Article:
Ian McTaggart-Cowan's name is not widely recognized, even if the Cowan Vertebrate Museum at the University of British Columbia is named after him.
He was one of the most influential figures in the conservation movement in Canada when he retired as a zoology professor in 1975, but by the time of his death, at age 99 in 2010, he had been largely forgotten.
If you stopped 100 people on the streets of Vancouver today and asked about Dr. McTaggart-Cowan, it is likely nobody would know who he was, says Briony Penn, who hopes her new book will change all that.
The Real Thing: The Natural History of Ian McTaggart-Cowan, explores the life of a remarkable man who might be called the most important conservationist you never heard of.
"Aldo Leopold became a household name in the States, and Cowan was relegated to obscurity. It's kind of the quintessential Canadian story," said Ms. Penn, an environmental activist, writer and adjunct professor at the University of Victoria. "Peter Scott and David Attenborough [whose natural history television shows he directly inspired] became knighted and worldwide names, and Cowan was forgotten."
Dr. McTaggart-Cowan did scientific research and founded the first university-based wildlife department in Canada. But perhaps his most significant contribution was through his popular television shows, which influenced the way people think about the natural world.
Through the 1950s, he produced Web of Life, a CBC series that looked at nature through the lens of a scientist. It was groundbreaking stuff.
Ms. Penn said Dr. McTaggart-Cowan hired a young David Suzuki, who later went on to have his own phenomenal impact through television.
Web of Life was the forerunner not only to The Nature of Things, she said, but also to natural history shows on the British Broadcasting Corp., including such blockbusters as Planet Earth and Frozen Planet.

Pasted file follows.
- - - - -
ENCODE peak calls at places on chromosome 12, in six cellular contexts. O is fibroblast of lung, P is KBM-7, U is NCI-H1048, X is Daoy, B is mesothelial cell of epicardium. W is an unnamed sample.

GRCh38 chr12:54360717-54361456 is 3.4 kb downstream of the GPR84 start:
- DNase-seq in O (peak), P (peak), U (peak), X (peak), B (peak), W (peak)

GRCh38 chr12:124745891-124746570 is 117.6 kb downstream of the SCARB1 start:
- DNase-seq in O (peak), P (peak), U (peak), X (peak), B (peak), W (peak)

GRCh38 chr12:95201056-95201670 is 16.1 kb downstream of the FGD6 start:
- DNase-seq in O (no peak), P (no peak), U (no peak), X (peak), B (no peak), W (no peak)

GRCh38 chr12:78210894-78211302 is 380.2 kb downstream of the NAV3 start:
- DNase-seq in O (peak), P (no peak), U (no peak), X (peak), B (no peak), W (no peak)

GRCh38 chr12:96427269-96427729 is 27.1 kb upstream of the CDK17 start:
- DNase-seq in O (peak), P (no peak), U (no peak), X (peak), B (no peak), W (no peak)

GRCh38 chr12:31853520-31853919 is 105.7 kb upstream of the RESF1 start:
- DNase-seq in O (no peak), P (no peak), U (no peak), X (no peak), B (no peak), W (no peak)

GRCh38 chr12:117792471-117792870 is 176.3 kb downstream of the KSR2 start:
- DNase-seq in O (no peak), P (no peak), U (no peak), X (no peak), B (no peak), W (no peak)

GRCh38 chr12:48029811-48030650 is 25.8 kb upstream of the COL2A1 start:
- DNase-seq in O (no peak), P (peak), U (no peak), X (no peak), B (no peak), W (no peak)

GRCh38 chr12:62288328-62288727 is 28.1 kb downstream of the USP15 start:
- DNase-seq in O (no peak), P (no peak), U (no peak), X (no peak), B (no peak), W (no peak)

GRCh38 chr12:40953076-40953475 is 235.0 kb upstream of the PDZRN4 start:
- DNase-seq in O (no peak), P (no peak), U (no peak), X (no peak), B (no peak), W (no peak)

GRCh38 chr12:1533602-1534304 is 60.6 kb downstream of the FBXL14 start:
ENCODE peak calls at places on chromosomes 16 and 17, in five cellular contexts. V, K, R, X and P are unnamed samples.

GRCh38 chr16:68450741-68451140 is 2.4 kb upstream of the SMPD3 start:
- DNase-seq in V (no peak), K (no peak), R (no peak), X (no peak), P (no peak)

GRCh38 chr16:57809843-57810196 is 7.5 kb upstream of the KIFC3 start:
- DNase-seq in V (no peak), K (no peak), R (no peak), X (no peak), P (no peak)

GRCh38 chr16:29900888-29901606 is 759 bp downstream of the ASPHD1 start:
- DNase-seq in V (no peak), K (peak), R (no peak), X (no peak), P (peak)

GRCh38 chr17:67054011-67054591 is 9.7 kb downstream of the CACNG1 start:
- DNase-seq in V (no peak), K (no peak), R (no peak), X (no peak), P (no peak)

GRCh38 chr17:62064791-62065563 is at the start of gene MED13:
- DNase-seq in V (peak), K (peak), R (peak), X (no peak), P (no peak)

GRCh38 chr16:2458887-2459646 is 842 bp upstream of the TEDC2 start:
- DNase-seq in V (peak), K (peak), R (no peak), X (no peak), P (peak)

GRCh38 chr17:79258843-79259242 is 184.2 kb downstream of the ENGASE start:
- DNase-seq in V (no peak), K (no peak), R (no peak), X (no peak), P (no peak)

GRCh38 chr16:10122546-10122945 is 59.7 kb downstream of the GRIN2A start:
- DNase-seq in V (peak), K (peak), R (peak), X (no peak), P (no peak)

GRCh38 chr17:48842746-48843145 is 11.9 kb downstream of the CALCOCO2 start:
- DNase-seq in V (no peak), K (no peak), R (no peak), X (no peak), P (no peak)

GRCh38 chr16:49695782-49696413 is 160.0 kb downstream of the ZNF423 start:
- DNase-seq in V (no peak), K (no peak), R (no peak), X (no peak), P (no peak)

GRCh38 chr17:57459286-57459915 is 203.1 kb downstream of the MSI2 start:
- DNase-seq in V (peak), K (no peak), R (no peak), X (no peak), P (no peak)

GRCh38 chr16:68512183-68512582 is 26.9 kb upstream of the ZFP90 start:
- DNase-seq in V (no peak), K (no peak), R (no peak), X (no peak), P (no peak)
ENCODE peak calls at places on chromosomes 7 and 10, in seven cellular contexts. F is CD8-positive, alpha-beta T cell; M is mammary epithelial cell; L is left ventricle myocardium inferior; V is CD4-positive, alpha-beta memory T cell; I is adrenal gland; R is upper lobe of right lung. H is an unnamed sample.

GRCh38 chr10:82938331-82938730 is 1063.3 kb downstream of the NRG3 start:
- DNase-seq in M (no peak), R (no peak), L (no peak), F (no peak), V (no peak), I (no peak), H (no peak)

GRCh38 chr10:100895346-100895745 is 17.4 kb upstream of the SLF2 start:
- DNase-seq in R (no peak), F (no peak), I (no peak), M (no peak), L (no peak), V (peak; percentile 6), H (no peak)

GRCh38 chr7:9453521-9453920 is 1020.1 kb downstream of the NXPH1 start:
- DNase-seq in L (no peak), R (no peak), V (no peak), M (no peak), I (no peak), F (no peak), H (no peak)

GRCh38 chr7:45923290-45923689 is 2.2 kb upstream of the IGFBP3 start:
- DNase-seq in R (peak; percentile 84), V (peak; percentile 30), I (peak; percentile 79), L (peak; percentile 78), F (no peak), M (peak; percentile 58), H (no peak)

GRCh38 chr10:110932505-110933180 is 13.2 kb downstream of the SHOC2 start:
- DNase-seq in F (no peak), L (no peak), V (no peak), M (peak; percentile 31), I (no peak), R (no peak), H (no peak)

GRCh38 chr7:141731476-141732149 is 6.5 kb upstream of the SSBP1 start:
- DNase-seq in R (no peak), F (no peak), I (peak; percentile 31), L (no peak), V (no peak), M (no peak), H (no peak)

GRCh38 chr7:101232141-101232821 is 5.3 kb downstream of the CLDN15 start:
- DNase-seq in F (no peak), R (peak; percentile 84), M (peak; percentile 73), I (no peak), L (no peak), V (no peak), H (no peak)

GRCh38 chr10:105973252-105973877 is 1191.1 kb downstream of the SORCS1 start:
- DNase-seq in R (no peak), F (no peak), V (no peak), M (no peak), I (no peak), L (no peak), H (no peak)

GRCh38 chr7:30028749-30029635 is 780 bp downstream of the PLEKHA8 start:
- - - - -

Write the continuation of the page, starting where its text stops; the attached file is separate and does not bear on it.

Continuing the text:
"The interesting thing with Cowan was he did a sabbatical in the U.K. in 1952-53, and he was meeting with people like Sir Peter Scott, who wasn't a 'sir' at that time, who later became the forerunner to [Sir] David Attenborough," she said. "Cowan was the inspiration for the BBC [nature programming]."
Sir Peter's popular natural history series Look ran on the BBC from 1955 to 1981, preceding Sir David's 1979 series Life on Earth, and The Living Planet, first broadcast in 1984.
Ms. Penn said that although Dr. McTaggart-Cowan's early nature television was influential, its importance was not recognized at the time by the CBC. The series was sold internationally, but it was produced on a shoe string (he was paid $300 a month) and the concept was not developed.
"The CBC was so stupid they didn't even recognize what they'd got. The BBC very quickly set up their natural history unit, people like Attenborough got involved and they took over the whole genre of natural history television," Ms. Penn said. "I think politics got in the way [in Canada]. … We just really weren't interested in what we had, and we didn't understand the power and impact of what he was doing."
During her book research, Ms. Penn made a discovery that stunned her. She found records that showed in 1925, a group of naturalists and scientists formed a secret group known as The Brotherhood to discuss how to educate the public and promote nature conservation. At the time, the Canadian government was suppressing scientific research into the decline of buffalo herds in the Prairies, and in the United States, industry groups were lobbying to dismantle the national park system president Theodore Roosevelt established between 1901 and 1909.
The Brotherhood, which included Dr. McTaggart-Cowan and Mr. Leopold, would meet annually, usually slipping away from big science conferences to have discussions in private. Each year, one of the members would present a paper at the gathering. The essays that Mr. Leopold wrote for those meetings were published (in 1949, the year after he died) under the title A Sand County Almanac.
"They were an incredible group of people – and it was never written about. They were a secret brotherhood and Cowan left all their essays," Ms. Penn said. "When I found them, I just couldn't believe it, because if anyone does know about Aldo Leopold and has read A Sand County Almanac, they understand its role in [shaping] American consciousness of ecology."
Ms. Penn's book is not going to have the kind of impact that Mr. Leopold's collection of essays did, but it may rekindle interest in a great naturalist who has largely been forgotten.
The biography, published by Rocky Mountain Books, is to be launched at the Beaty Biodiversity Museum at UBC on Nov. 7.